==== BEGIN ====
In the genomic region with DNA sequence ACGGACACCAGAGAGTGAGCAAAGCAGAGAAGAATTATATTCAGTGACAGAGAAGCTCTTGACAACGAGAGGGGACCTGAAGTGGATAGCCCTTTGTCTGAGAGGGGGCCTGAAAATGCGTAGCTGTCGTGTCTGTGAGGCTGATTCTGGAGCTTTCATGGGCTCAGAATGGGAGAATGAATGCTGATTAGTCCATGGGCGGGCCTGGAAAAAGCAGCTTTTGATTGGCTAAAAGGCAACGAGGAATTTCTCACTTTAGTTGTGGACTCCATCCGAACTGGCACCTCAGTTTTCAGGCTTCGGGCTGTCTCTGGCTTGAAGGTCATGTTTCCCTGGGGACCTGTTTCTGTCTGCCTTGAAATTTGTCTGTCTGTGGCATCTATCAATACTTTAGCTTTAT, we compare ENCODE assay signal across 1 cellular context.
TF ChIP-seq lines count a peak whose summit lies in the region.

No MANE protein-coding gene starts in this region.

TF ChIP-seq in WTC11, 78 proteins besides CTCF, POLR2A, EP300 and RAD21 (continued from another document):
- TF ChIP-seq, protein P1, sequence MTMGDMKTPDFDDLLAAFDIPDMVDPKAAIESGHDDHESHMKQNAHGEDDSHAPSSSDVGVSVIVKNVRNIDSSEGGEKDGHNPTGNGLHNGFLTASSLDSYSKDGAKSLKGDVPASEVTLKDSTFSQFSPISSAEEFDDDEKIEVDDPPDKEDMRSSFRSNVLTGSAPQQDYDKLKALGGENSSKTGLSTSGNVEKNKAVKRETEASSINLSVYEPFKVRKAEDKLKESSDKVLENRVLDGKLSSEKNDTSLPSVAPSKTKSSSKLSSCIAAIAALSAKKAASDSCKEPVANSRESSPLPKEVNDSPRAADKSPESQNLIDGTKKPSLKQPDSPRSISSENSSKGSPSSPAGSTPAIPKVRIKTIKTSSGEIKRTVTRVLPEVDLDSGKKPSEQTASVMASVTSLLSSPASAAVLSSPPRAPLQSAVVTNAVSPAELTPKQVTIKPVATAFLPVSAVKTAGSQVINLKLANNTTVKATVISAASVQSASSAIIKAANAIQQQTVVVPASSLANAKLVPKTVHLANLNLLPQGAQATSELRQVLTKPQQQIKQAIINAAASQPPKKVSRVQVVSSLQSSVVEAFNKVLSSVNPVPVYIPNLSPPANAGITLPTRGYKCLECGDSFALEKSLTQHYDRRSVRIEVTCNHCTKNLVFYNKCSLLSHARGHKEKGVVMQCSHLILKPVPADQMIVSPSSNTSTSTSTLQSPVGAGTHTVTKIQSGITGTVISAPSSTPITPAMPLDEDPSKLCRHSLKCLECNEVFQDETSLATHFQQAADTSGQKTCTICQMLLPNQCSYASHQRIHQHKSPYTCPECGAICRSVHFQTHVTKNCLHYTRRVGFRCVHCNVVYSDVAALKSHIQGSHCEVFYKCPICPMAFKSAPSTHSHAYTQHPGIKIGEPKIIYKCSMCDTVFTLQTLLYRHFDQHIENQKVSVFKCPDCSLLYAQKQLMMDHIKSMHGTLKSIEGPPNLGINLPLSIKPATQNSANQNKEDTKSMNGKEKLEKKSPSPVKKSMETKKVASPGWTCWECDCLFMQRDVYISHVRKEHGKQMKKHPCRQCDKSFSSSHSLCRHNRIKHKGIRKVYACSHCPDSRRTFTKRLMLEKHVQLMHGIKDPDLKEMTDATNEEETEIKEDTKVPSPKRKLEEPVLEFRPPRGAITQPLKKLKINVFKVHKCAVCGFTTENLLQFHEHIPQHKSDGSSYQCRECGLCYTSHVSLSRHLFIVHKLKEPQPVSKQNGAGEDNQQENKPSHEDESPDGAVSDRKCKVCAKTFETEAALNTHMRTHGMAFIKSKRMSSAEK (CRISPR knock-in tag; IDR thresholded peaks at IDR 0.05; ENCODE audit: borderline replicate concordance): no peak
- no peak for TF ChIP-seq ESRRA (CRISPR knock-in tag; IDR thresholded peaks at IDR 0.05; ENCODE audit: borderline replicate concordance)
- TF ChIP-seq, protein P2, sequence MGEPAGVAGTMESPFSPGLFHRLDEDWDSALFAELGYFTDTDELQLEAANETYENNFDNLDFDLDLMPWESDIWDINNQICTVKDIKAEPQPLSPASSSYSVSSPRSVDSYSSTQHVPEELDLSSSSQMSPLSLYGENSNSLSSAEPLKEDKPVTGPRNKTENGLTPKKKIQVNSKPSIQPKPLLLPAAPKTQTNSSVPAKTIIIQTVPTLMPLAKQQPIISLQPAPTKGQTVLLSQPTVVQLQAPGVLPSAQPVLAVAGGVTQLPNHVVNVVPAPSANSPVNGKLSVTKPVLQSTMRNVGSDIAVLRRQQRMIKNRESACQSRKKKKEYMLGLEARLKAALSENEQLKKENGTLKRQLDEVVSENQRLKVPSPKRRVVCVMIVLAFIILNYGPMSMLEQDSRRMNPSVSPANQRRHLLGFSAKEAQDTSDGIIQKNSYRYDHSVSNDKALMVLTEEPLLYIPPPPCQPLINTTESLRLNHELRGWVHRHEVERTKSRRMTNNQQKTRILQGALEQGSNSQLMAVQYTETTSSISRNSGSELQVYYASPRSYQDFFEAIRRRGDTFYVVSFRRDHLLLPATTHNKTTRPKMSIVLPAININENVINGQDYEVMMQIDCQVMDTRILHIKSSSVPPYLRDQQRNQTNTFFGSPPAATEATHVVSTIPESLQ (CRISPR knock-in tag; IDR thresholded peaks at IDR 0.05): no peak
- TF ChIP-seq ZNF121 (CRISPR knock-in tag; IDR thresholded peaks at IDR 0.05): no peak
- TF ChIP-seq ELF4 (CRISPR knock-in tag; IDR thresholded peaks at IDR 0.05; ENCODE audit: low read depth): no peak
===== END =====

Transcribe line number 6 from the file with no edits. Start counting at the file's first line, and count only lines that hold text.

- no peak for TF ChIP-seq ESRRA (CRISPR knock-in tag; IDR thresholded peaks at IDR 0.05; ENCODE audit: borderline replicate concordance)